Bullshit.  I’ve heard shitty records on analog tape, and I’ve heard great records recorded digitally.  And vice versa, of course.  How many people are listening through proper monitors?  That’s the first step in making of judgment on sound quality.  (Good headphones don’t count.)  Then you have to do a really proper A/B of a sync’d switch between an analog and digitally converted source.  I don’t think many people have done that...and I think many would be surprised at the extremely subtle differences in sound.

I love working on tape.  Not for sonic reasons.  I love working on tape because it changes the process.  You have to make critical decisions quickly and with intent.  You have a limited number of tracks which must be used wisely.  Is that really your best performance?  Because once it’s erased, it’s gone.  None of this, "let's just record 8 takes and comp it together tomorrow morning after my joint and coffee."  The musicians automatically perform better, because it has a deeper sense of permanence as they play.  It adds a certain amount of productive pressure to both the band and the engineer, which yields faster and better results.  Everyone is more alert.  The tape machine is whirring in reversed high pitched rhythmic melodies as you rewind to record another pass. . . It’s romantic.  I think listeners respond the same way to putting vinyl on the turntable.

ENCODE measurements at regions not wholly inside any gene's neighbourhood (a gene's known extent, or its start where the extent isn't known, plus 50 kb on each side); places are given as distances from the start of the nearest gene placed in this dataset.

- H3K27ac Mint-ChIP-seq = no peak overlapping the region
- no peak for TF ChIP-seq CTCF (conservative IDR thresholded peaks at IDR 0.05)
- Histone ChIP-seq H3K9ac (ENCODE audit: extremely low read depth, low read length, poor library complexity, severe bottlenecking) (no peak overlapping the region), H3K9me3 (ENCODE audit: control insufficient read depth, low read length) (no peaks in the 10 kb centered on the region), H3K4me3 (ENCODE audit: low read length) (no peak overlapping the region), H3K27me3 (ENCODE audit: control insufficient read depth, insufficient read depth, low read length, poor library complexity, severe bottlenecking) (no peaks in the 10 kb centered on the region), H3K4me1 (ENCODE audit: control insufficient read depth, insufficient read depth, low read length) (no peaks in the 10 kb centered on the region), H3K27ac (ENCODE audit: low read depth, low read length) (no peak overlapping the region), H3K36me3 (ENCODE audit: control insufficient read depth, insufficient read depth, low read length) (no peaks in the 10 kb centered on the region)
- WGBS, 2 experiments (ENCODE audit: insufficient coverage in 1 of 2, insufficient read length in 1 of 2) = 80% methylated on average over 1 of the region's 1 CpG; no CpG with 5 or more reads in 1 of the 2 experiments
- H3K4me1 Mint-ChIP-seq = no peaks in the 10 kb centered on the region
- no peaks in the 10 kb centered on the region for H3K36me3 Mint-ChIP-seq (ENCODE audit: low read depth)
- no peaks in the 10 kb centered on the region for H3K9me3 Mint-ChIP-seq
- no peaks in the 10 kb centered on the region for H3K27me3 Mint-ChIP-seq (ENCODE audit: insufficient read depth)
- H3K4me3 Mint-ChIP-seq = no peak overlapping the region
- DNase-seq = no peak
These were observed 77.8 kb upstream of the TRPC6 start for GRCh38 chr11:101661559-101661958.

Tape sounds great.  It’s true.  A well maintained and properly calibrated tape machine sounds clear, and big, and warm, and beautiful.  I can mostly hear it when the channel input gets aggressive and the compression thing starts to happen…that’s a tape sound.  Other than that, I have a hard time differentiating between tape and digital, once I mix everything through my arsenal of plugins.  I’m sure there are people out there that can tell you what formula of tape was used, on what machine, calibrated to what specifications…but I’m not one of them.  I've A/B'd digitally summed stereo mixes versus an SSL analog summing buss, and there most certainly IS a difference there.

I long for the project, budget, and team of musicians that allow me to record a fully analog record, never being converted to digital.  Then I might truly know what I’m talking about.

The advantages of digital are clear, although obviously abused.  I like what Dave Grohl said in Sound City: “[it should be used] as a tool, not a crutch.”  Autotuning a pair of tits to sell merchandise is disgraceful.

And so I believe when people are romanticizing their love of “analog,” what they really mean is the old recordings they love have a lasting sense of realness and relevance.  I propose it is a reaction to the performance and musicianship from the individuals that have dedicated thousands of hours to their craft; a technician, engineer, and mixer who had great skill and artistic knowledge in how to make recorded music come alive on the speakers.  And artists that come from who knows where.

I know good music is still being made out there…but I also know that the revenue streams for recorded music are all but extinct.  I hope somehow we can figure out how to restore music’s cultural and artistic role in humanity.

I’m re-evaluating my relationship with music right now, and part of my therapy is to write these things down.  What do you think??